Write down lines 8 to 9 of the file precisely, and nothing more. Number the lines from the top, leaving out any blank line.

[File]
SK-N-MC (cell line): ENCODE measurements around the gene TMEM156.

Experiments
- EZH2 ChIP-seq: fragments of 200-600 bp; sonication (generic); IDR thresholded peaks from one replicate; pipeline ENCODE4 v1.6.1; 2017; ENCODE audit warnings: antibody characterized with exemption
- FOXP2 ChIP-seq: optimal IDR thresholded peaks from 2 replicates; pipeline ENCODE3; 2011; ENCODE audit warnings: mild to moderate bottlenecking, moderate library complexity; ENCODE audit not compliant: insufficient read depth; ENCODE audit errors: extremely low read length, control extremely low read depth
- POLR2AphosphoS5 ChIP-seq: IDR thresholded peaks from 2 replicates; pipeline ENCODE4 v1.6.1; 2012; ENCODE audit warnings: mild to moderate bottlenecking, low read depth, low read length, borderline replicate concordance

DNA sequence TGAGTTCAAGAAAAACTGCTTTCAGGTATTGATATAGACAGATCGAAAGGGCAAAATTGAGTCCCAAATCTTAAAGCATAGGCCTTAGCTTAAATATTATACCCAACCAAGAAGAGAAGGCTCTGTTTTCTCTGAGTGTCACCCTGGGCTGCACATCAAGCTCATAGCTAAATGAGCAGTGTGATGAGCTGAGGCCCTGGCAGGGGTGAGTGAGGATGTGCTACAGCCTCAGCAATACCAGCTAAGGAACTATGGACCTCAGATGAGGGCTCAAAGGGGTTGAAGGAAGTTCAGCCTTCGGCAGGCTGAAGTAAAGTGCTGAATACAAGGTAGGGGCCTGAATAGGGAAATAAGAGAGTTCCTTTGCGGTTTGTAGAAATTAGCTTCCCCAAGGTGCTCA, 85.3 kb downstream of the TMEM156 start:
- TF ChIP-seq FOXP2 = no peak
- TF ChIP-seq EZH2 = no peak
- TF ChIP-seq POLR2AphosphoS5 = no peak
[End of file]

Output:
- TF ChIP-seq EZH2 = no peak
- TF ChIP-seq POLR2AphosphoS5 = no peak